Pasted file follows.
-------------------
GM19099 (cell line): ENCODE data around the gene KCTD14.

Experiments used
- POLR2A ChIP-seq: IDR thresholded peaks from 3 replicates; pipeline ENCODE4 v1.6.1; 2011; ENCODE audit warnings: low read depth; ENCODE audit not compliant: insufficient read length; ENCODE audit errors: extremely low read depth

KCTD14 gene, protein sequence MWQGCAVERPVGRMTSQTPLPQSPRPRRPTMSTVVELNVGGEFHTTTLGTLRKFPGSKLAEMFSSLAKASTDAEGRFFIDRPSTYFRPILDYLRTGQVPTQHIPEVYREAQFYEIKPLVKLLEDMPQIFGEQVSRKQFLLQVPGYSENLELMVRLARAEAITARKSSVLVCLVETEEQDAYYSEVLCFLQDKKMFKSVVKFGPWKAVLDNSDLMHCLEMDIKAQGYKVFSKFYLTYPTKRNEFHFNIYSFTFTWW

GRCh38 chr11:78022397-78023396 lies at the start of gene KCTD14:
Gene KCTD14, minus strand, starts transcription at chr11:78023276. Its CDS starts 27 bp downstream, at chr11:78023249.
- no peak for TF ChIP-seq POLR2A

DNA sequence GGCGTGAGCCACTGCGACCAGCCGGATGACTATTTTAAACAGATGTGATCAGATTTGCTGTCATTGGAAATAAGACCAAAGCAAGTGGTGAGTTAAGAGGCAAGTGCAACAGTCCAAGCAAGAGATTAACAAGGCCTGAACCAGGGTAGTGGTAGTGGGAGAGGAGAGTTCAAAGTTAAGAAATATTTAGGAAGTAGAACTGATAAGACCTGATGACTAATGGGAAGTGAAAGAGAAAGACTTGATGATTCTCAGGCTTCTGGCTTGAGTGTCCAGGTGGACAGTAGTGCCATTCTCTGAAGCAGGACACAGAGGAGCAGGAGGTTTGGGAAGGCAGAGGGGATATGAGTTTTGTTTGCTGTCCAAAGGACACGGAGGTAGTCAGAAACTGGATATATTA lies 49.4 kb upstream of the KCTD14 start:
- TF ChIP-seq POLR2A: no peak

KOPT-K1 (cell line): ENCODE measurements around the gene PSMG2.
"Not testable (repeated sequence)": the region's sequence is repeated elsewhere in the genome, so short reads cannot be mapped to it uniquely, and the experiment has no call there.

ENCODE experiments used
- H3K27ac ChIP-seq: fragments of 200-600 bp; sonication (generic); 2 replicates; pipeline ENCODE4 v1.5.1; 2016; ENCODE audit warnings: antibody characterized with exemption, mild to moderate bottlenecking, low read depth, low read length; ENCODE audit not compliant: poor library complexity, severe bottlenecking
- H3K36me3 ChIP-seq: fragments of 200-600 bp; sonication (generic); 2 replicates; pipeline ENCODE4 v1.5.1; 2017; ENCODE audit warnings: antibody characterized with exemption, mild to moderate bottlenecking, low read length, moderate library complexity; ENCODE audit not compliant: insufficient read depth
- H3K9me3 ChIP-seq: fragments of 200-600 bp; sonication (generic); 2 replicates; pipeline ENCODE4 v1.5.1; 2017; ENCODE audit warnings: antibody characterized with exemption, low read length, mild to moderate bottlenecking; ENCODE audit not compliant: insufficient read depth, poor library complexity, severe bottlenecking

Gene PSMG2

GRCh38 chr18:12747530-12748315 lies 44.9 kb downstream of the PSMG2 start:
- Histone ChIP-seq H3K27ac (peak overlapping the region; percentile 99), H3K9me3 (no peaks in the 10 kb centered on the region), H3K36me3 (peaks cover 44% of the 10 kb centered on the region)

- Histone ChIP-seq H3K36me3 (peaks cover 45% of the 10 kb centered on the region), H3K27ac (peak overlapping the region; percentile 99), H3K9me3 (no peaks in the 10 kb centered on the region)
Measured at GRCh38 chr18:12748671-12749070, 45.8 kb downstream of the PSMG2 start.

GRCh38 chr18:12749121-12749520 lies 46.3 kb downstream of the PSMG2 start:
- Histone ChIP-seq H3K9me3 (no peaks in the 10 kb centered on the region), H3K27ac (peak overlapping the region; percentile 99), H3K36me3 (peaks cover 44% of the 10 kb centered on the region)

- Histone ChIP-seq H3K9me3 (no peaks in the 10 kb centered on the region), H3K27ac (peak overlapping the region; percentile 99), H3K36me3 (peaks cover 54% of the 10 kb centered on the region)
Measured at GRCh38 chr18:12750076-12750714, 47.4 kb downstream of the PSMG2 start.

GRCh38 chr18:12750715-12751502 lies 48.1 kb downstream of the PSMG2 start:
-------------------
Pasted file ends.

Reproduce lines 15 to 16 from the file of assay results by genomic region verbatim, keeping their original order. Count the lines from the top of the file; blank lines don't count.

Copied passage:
- H3K9me3 ChIP-seq: fragments of 200-600 bp; sonication (generic); 2 replicates; pipeline ENCODE4 v1.5.1; 2017; ENCODE audit warnings: antibody characterized with exemption, low read length, mild to moderate bottlenecking; ENCODE audit not compliant: insufficient read depth, poor library complexity, severe bottlenecking

Gene PSMG2